Endeavoring to inspire self-confidence Warah debuted in 2008. Ever since its debut Rumana Chowdhury has been venturing not only in the fashion designing industry but also in the entrepreneurial sector.

Please tell us about your journey as a fashion designer. What inspired you to take up an entrepreneurial venture?
I was actually very young when I started out. I was only 25 years old, and when you’re that young, you don’t really think critically when you’re trying to do something. For me, starting this business was a bit challenging and I didn’t start it to learn about entrepreneurship; I just picked up the skills along the way.
My story of transitioning to an entrepreneurial venture from fashion designing is fascinating as it began with ICE Today.
I found the fashion portfolios in ICE Today as they aligned with my taste. I graduated from BGMEA University of Fashion & Technology (BUFT), so my educational background is in fashion designing. When I saw the fashion portfolios of brands like Ecstacy and O2, I got the sudden inspiration to open up a fashion boutique, and create my own brand.
I started in 2008 from home, and posted an ad and a portfolio in ICE Today. I got good responses, and people started calling me for appointments. But I was unable to give enough time as I was busy taking care of my son. I then decided to open an outlet in Banani and call it Warah, named after my son, Saad Omar Warah. Interestingly, after the first photoshoot, I was still undecided on the name and was considering other options like ‘Fashion Diary’ or ‘My Portfolio’. I just uploaded the file with the caption ‘Warah’, thinking I would change it in the morning, but things took a different turn. I woke up to 59 messages and 200+ notifications on Facebook. And that is how I started.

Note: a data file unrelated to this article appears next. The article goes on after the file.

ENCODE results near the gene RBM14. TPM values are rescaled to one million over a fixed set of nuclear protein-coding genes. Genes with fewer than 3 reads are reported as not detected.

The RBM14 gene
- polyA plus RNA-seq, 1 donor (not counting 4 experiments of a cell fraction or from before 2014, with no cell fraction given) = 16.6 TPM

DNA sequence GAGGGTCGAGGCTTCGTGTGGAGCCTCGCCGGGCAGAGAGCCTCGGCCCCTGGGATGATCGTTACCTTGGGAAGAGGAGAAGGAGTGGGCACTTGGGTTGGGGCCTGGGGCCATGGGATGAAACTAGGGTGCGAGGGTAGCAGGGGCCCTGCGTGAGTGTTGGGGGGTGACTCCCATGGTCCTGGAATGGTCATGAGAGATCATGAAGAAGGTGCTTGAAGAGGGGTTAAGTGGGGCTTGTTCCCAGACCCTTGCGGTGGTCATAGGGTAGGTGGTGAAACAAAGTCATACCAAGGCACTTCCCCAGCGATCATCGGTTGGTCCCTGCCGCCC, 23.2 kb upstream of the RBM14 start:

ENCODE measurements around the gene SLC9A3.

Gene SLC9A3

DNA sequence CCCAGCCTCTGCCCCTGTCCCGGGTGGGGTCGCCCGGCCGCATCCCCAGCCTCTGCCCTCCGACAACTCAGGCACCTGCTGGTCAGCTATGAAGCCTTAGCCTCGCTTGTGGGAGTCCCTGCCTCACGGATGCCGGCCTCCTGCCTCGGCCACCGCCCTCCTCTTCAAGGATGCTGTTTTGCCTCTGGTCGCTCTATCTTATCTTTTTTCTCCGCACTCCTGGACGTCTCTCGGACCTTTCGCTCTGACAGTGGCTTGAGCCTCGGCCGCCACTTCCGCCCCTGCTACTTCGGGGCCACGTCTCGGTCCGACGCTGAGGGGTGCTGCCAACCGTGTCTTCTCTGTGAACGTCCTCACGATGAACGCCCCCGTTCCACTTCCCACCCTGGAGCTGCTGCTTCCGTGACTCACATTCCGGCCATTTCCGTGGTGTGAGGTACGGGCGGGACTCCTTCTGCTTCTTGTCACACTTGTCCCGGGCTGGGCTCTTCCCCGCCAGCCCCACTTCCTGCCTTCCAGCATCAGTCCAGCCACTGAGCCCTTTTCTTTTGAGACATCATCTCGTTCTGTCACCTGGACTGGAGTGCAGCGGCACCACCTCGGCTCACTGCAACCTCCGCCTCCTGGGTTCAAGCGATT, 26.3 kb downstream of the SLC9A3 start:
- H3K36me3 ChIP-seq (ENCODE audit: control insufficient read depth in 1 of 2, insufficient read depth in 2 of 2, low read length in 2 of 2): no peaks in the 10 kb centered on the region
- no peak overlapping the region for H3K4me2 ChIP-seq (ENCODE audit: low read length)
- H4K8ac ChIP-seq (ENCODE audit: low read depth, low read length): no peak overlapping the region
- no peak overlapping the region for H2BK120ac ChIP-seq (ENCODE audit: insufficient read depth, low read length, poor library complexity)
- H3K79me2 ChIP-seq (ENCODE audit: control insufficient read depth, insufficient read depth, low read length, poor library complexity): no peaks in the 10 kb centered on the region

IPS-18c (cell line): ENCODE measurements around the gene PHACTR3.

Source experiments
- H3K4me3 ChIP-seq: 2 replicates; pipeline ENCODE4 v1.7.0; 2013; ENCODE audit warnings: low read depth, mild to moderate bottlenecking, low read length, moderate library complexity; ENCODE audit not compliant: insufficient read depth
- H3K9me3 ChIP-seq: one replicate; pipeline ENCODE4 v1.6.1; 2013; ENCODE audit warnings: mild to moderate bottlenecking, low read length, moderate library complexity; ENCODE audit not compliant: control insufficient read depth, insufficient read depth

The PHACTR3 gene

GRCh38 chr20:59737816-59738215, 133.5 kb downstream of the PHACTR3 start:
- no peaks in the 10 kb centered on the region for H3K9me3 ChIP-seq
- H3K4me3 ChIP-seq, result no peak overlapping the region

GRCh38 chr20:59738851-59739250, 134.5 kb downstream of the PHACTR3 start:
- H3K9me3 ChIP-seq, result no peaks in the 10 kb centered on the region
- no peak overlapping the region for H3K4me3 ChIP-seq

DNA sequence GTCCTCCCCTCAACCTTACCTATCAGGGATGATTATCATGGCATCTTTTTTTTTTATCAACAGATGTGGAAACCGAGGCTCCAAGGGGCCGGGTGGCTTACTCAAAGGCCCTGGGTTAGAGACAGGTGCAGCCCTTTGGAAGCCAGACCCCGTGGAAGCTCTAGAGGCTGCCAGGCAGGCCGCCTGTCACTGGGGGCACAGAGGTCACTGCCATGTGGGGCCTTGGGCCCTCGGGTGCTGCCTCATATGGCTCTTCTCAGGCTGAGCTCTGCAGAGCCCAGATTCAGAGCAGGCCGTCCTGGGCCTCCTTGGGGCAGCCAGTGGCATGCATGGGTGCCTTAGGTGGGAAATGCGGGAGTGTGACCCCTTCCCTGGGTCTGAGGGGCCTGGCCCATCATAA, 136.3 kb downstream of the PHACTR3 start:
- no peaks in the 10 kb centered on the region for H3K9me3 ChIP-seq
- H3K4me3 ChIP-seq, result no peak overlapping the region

It was all spontaneous and overnight. Even now, that’s how things are sometimes. Often, I might come up with an idea and work on it till it gets published, and sometimes I don’t work for three months straight.


Congratulations on winning the Young Entrepreneurs Award at JCI Bangladesh 2021. How special is this award to you than other accolades you’ve received earlier?
I have been awarded many times as a fashion designer before, but this is the second time and hopefully not the last time I will be awared as an entrepreneur. I started in 2010, then attended the Dhaka Fashion Week in 2011, and right after that, I was awarded best designer of the year. That was one of the biggest motivations for my career. This time, JCI recognised me as an entrepreneur and that is very exciting for me.
To me, the word ‘entrepreneur’ sounds really scary. I never really had a knack for it, nor did I ever want to think about it. Everything that I know is from running my business. Perhaps, if I had some previous training, I could have been more organised about Warah.
Running a fashion brand store in Banani for 1for the past 10 years has not been easy. But the lessons I have learned from the experience has made me more assertive, organized, and fearless. So, I am not going to say I am a very good or successful entrepreneur. But I believe that I do have that talent for entrepreneurship, enough to run such a business for 10 years.
I do have to say that I am more into fashion and creativity than entrepreneurship. I never blend them together because I feel it affects creativity. I am not a commercial designer. I am devoted to art, culture, and heritage.

You are the National Secretary-General at JCI Bangladesh alongside running your fashion brand, Warah. How do you balance these two roles?